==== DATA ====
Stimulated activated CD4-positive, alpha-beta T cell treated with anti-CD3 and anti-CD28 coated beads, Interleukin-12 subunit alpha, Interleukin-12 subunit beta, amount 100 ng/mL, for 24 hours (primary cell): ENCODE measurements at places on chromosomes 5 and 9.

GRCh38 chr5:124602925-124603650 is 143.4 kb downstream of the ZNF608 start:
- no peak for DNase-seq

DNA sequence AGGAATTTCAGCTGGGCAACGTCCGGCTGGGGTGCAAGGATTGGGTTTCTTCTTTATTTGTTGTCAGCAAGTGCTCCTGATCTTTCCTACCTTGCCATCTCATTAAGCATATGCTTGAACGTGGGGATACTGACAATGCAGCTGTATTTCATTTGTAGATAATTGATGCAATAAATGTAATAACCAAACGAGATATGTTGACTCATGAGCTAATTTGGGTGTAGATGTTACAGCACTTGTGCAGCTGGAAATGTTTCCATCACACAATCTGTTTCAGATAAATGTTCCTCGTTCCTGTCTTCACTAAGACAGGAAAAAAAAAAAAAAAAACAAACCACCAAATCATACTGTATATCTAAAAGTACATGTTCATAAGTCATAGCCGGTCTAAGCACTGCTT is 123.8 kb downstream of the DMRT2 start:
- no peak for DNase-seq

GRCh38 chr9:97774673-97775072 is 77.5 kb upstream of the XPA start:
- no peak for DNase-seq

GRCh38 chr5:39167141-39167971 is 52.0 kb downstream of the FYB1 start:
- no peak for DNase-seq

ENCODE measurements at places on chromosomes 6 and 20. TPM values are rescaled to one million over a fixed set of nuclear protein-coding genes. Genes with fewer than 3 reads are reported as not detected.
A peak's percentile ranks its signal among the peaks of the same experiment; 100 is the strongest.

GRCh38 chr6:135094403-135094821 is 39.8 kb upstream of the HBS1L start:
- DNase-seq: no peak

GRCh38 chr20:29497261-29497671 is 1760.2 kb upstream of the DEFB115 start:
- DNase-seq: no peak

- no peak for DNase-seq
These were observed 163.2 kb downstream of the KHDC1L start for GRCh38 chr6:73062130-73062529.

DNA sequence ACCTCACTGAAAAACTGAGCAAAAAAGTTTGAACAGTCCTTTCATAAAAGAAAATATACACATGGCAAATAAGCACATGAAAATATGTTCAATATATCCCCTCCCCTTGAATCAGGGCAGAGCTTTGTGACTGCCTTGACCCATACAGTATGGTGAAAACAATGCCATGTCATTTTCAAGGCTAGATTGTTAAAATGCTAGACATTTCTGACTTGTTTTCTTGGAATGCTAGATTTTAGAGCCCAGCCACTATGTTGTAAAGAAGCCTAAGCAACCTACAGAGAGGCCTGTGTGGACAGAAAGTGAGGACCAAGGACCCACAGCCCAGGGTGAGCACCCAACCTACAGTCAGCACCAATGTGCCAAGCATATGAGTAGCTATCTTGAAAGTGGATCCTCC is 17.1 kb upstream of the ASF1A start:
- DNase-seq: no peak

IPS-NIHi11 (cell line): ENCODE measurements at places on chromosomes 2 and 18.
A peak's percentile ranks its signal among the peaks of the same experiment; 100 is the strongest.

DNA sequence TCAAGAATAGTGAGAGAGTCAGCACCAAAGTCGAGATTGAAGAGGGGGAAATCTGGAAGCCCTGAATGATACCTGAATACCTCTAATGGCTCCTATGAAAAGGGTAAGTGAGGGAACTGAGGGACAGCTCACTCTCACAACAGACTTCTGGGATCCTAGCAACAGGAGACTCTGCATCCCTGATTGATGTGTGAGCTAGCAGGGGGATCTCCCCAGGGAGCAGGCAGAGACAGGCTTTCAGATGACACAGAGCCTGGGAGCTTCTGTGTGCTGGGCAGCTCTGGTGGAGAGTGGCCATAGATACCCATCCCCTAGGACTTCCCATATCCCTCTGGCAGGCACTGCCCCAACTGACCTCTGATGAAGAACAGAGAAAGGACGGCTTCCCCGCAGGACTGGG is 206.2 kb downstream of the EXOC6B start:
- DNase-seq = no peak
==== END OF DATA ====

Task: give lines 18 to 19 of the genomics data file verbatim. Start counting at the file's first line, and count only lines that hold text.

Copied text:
DNA sequence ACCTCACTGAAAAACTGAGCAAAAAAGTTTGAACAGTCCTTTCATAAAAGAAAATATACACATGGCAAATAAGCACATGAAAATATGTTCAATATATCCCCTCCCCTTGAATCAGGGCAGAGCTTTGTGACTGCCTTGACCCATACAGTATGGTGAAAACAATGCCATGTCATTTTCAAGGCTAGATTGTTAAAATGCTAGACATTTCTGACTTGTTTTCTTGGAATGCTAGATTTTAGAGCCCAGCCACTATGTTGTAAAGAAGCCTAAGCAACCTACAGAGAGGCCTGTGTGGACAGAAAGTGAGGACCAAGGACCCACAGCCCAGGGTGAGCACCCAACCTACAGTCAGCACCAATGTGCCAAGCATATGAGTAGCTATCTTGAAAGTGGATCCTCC is 17.1 kb upstream of the ASF1A start:
- DNase-seq: no peak